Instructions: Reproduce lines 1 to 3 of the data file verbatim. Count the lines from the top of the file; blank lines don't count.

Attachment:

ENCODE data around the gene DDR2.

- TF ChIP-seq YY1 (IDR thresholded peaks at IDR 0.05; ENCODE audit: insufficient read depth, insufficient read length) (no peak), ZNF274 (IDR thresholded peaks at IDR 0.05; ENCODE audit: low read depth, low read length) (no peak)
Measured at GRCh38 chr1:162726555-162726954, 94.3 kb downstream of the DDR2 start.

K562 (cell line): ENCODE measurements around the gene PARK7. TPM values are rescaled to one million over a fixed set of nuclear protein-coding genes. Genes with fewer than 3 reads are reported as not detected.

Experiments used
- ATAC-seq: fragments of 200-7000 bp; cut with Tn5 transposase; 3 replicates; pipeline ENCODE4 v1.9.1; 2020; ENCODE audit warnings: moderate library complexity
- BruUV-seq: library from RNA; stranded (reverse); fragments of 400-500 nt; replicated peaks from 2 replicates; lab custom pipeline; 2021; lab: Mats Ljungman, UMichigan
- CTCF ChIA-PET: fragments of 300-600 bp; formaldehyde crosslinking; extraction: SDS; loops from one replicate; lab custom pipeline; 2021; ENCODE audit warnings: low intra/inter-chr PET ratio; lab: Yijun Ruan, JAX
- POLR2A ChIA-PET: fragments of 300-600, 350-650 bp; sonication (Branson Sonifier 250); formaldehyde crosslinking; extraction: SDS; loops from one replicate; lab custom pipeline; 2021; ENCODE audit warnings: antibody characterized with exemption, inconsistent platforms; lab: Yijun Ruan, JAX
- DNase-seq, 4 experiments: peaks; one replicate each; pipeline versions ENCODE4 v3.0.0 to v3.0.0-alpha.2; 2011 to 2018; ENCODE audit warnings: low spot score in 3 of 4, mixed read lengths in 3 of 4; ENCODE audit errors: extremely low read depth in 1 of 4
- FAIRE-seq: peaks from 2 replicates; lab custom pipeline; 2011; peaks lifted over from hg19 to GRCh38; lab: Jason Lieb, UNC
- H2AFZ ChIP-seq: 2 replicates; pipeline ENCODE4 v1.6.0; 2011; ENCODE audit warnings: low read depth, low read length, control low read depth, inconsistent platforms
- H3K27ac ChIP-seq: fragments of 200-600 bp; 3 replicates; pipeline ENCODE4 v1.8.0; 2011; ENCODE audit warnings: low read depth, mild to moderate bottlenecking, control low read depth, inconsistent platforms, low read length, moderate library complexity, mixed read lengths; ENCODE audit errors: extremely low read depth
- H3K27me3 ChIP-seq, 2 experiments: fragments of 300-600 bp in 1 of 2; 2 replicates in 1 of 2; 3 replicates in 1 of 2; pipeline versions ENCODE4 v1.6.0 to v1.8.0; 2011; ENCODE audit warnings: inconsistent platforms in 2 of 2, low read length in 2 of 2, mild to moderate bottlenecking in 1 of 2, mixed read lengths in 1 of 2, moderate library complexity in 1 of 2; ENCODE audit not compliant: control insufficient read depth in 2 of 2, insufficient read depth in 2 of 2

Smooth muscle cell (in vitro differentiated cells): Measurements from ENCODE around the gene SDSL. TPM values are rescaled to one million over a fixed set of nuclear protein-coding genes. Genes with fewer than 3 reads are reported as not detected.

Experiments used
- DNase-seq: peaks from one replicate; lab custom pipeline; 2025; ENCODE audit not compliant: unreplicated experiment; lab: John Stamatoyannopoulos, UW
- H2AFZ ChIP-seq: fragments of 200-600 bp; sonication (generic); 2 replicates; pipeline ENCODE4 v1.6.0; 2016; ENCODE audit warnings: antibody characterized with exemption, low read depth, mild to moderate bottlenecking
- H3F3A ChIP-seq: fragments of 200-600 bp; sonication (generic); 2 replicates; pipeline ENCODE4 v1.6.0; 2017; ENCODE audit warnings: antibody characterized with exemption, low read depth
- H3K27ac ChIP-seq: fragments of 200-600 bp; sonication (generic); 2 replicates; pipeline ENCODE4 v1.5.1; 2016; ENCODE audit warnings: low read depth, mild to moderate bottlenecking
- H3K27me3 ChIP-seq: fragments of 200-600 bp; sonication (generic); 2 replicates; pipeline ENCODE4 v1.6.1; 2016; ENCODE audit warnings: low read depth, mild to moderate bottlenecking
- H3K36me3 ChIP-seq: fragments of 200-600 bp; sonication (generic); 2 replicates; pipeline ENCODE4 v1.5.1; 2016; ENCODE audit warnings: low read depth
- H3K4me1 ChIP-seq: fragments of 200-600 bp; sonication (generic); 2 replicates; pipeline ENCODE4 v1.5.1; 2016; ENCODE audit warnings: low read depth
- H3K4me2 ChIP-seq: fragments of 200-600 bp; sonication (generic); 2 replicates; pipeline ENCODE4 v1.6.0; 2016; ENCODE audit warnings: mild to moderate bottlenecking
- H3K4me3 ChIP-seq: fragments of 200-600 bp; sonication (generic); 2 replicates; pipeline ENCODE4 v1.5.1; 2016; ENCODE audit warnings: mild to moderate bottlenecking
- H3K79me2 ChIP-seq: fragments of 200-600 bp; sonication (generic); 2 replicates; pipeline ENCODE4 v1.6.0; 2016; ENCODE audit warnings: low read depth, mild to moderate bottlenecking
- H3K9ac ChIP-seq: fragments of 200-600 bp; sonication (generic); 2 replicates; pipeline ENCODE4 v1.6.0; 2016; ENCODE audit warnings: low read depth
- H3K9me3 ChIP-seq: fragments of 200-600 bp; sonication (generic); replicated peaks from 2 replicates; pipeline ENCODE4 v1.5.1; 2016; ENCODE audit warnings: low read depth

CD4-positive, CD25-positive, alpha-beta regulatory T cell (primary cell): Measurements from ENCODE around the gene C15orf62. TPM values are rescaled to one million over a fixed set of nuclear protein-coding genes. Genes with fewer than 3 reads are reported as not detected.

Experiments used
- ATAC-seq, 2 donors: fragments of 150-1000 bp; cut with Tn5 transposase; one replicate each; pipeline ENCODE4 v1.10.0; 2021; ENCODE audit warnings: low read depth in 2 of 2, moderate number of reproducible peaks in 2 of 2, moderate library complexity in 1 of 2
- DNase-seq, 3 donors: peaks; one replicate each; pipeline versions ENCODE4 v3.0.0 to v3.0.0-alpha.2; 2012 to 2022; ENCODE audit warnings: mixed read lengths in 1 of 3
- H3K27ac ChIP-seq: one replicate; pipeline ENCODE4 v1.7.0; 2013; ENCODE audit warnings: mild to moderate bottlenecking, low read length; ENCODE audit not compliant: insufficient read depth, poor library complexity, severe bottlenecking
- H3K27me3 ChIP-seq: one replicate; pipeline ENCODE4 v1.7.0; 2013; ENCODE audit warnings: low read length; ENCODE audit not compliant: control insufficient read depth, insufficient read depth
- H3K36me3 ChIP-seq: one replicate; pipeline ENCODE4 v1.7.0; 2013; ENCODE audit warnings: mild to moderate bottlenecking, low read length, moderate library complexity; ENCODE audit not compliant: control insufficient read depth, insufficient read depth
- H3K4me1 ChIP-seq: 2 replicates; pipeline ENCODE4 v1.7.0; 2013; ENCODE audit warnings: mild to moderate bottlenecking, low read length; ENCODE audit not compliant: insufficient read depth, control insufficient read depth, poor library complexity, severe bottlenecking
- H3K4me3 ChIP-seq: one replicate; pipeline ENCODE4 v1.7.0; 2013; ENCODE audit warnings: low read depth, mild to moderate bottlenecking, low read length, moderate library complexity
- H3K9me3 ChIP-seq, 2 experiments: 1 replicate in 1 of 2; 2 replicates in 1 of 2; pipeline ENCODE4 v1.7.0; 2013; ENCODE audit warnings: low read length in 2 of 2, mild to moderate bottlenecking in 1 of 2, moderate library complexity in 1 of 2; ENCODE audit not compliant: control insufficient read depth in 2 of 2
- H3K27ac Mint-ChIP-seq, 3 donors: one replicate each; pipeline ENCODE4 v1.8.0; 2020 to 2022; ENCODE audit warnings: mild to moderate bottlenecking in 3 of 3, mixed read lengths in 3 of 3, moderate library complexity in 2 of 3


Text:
ENCODE data around the gene DDR2.

- TF ChIP-seq YY1 (IDR thresholded peaks at IDR 0.05; ENCODE audit: insufficient read depth, insufficient read length) (no peak), ZNF274 (IDR thresholded peaks at IDR 0.05; ENCODE audit: low read depth, low read length) (no peak)
Measured at GRCh38 chr1:162726555-162726954, 94.3 kb downstream of the DDR2 start.